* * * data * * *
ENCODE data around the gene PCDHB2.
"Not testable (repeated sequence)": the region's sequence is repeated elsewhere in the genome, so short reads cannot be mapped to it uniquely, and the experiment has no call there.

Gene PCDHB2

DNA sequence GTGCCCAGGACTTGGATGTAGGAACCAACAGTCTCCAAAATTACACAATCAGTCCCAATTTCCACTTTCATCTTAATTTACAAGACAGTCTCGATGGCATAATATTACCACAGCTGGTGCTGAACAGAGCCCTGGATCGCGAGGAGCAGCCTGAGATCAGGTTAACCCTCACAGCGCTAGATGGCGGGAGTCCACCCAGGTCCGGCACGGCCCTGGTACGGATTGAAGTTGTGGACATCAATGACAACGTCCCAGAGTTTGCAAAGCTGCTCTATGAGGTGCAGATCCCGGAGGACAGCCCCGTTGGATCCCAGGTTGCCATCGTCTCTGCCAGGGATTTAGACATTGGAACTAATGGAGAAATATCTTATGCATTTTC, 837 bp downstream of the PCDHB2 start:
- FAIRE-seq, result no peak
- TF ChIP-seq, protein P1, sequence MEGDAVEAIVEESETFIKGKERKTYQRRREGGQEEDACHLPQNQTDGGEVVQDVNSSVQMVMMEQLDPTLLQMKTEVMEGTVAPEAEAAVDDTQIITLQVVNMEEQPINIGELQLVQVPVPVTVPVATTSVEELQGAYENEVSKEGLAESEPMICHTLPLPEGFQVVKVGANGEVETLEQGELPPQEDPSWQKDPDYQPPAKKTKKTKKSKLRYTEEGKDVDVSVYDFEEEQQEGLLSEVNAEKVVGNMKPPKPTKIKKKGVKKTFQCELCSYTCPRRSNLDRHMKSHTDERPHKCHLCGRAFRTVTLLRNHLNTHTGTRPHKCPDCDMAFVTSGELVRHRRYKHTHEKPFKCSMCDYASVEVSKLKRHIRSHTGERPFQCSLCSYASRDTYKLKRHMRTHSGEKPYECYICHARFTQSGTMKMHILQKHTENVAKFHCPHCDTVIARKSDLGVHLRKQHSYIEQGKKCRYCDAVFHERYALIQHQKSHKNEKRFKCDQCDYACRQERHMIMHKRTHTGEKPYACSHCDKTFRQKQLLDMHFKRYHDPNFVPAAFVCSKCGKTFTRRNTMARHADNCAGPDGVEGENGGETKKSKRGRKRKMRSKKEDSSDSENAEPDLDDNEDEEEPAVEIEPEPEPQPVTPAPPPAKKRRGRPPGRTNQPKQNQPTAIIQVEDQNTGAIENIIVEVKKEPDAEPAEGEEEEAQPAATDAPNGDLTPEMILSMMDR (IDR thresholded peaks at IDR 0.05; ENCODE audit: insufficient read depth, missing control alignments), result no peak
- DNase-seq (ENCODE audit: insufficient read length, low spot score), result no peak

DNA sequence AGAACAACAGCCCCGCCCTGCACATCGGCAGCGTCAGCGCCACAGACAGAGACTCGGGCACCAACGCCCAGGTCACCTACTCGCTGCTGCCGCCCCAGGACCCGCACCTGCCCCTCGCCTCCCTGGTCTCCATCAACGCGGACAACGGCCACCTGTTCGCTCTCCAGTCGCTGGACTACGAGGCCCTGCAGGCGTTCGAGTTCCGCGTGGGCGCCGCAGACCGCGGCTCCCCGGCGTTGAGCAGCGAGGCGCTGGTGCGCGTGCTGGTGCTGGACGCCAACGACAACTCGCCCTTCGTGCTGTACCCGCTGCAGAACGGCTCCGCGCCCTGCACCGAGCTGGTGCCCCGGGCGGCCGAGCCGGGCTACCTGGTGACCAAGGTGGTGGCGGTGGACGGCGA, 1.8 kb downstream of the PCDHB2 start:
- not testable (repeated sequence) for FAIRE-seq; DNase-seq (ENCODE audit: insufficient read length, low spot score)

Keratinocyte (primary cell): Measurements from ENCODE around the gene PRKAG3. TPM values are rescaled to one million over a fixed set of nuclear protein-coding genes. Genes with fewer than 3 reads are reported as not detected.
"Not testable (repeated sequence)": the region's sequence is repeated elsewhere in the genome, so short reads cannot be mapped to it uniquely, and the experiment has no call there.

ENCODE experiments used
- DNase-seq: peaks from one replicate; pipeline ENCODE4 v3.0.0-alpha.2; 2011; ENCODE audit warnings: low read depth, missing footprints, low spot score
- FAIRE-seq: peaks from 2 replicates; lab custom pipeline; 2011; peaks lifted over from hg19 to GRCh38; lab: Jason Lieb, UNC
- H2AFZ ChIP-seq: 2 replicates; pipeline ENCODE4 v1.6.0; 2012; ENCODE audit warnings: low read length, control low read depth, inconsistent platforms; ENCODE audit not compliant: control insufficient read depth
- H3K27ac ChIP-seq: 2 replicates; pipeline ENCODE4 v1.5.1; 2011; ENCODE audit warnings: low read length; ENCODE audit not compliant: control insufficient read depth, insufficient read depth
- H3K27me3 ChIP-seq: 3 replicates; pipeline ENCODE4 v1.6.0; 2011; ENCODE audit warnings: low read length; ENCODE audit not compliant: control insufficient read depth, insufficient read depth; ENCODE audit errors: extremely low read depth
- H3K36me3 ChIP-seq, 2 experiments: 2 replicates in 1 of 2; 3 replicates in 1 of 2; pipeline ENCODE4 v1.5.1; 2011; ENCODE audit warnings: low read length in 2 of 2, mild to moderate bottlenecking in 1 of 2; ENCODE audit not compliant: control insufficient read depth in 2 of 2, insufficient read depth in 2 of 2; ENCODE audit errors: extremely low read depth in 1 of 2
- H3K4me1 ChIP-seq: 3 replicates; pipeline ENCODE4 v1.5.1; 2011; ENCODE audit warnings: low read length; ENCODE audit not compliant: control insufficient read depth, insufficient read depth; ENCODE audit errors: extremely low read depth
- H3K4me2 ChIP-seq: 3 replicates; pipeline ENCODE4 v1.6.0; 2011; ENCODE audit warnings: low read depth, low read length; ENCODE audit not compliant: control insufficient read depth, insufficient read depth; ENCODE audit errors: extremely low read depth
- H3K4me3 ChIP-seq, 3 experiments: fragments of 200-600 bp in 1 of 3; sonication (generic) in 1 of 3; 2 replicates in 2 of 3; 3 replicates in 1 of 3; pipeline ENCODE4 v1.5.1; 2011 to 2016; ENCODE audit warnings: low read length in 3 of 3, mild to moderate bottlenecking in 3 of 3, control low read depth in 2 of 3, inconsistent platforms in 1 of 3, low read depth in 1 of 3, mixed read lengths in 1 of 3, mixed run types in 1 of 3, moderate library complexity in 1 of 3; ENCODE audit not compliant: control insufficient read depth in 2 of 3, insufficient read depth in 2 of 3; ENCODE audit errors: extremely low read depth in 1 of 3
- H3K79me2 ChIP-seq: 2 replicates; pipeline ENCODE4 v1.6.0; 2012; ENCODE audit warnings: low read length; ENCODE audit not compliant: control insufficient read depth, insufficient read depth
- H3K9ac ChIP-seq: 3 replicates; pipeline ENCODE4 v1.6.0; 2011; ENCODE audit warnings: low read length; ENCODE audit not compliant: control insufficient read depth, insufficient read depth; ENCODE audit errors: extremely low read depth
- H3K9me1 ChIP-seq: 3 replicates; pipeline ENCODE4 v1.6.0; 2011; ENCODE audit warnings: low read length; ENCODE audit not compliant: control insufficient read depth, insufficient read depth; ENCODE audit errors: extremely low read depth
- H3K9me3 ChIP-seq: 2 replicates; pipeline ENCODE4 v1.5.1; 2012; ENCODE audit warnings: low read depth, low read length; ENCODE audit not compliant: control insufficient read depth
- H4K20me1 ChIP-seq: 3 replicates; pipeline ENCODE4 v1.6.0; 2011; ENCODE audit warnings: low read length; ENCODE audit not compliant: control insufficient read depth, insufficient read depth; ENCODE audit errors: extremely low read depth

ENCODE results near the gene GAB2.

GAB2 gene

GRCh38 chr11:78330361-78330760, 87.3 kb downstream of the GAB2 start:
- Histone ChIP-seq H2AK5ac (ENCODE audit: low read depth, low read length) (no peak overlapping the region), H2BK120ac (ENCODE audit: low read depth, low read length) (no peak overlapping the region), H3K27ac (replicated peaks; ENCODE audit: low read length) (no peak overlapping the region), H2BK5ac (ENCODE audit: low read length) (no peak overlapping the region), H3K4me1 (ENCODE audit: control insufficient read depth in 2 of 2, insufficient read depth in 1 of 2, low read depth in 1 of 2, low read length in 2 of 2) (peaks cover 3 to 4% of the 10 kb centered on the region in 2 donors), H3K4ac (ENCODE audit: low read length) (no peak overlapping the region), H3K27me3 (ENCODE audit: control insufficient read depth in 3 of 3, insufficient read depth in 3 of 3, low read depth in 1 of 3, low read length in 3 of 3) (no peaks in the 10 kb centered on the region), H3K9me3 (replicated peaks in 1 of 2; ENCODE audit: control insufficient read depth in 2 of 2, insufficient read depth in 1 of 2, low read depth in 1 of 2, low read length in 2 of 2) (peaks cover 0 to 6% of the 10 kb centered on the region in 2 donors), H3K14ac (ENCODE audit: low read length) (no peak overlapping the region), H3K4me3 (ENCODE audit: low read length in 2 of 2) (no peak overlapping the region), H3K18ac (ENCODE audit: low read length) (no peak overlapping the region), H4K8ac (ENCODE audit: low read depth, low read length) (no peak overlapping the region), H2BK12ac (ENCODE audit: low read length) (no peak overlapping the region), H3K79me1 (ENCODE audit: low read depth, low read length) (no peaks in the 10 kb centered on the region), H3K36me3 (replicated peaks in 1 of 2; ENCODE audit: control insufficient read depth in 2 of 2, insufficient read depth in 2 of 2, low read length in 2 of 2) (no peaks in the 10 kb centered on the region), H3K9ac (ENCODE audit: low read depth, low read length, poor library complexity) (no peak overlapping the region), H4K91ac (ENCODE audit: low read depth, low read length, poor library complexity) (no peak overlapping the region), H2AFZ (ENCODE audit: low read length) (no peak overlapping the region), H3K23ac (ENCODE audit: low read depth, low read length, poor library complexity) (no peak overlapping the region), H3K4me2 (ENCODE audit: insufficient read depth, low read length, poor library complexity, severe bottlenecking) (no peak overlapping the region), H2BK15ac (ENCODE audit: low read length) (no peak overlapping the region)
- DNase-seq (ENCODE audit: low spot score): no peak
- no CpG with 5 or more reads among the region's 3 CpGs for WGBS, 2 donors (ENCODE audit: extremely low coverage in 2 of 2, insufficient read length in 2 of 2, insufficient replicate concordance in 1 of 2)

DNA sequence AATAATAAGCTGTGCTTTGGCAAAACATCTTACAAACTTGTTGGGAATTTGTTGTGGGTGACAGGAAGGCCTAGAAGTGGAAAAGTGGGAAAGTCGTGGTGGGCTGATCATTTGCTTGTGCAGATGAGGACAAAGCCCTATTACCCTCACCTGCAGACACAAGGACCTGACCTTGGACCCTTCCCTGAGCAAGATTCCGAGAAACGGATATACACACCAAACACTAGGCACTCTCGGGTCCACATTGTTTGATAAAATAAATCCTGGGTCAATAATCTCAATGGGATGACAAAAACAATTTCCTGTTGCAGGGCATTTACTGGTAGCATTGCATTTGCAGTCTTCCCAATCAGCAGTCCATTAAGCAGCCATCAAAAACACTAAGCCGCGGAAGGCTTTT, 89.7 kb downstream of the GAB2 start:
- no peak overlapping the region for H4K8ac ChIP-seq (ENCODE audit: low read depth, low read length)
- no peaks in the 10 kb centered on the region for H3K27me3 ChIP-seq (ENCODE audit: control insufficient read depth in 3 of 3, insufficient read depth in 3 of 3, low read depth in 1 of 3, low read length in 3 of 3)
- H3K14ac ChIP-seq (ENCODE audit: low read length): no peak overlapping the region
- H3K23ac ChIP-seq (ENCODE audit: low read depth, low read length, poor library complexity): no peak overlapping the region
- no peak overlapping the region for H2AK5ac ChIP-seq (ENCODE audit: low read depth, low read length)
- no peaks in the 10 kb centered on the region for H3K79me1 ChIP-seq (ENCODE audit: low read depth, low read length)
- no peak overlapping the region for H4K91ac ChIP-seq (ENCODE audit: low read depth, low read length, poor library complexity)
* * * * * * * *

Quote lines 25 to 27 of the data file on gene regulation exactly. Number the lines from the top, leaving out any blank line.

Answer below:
- H3K9me3 ChIP-seq: 2 replicates; pipeline ENCODE4 v1.5.1; 2012; ENCODE audit warnings: low read depth, low read length; ENCODE audit not compliant: control insufficient read depth
- H4K20me1 ChIP-seq: 3 replicates; pipeline ENCODE4 v1.6.0; 2011; ENCODE audit warnings: low read length; ENCODE audit not compliant: control insufficient read depth, insufficient read depth; ENCODE audit errors: extremely low read depth

ENCODE results near the gene GAB2.